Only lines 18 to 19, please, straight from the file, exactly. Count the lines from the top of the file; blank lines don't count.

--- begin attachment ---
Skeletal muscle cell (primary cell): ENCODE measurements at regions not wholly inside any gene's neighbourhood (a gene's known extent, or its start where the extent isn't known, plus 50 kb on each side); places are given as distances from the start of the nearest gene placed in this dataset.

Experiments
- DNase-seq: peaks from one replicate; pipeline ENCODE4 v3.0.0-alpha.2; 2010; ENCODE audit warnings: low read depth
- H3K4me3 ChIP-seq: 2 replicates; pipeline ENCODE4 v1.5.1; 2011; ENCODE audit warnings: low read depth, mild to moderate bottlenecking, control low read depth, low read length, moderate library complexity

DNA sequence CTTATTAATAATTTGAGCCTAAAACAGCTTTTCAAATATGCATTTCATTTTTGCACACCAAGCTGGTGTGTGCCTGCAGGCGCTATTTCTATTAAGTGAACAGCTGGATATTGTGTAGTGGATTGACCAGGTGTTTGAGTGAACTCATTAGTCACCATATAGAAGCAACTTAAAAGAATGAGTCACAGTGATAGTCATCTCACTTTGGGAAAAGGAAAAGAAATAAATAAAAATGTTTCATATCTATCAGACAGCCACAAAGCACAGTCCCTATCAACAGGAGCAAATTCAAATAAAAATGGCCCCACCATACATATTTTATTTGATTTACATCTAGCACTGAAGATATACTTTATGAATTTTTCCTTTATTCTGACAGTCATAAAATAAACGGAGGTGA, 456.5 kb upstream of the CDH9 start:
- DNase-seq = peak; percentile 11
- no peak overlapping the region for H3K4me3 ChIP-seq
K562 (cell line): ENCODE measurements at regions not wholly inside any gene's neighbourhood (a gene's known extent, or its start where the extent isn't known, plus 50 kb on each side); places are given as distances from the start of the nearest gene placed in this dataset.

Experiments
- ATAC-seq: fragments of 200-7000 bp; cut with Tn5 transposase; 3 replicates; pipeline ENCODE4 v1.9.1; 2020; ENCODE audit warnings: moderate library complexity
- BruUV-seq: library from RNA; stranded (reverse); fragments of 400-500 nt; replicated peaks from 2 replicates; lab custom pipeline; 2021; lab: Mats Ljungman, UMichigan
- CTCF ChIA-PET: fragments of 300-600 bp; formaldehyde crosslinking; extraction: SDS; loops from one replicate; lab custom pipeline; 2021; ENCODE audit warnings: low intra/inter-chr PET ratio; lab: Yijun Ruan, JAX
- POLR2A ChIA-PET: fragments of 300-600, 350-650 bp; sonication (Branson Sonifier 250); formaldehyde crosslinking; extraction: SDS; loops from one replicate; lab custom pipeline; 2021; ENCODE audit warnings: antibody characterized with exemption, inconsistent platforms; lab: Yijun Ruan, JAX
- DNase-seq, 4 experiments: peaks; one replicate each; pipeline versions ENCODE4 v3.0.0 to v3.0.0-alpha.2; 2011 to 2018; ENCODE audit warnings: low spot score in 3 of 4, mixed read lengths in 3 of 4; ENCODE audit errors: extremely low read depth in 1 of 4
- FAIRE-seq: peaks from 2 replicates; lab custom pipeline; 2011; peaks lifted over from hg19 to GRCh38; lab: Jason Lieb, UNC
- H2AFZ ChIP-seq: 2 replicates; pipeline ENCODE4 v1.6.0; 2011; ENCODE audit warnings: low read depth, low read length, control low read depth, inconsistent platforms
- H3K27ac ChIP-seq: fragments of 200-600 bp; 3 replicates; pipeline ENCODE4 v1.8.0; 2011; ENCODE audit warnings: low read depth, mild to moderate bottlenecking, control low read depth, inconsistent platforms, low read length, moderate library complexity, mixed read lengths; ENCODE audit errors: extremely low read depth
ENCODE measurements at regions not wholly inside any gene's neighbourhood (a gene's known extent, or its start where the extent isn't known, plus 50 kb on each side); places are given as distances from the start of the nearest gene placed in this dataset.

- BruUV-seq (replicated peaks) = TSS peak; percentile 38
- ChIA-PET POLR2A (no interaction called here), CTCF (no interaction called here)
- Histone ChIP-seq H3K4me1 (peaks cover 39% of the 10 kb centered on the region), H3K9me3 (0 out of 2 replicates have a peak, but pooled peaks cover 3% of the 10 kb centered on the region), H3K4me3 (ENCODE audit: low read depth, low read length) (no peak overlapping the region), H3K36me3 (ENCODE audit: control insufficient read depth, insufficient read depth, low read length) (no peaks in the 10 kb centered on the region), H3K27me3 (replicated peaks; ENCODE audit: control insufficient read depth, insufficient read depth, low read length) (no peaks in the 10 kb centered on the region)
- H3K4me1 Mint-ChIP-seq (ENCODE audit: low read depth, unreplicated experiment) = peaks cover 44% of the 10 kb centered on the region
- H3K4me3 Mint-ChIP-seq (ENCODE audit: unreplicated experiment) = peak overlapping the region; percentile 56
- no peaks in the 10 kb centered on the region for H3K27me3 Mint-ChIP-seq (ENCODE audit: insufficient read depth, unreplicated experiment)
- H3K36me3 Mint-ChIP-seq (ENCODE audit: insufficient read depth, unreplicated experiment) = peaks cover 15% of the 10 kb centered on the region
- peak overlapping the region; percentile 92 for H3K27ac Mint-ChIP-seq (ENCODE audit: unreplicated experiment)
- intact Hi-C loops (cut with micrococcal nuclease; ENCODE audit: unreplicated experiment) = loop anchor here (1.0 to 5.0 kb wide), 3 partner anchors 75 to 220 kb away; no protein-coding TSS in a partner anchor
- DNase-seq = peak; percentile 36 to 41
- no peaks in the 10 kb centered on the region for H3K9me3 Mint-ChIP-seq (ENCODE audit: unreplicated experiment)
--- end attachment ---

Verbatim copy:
ENCODE measurements at regions not wholly inside any gene's neighbourhood (a gene's known extent, or its start where the extent isn't known, plus 50 kb on each side); places are given as distances from the start of the nearest gene placed in this dataset.

- BruUV-seq (replicated peaks) = TSS peak; percentile 38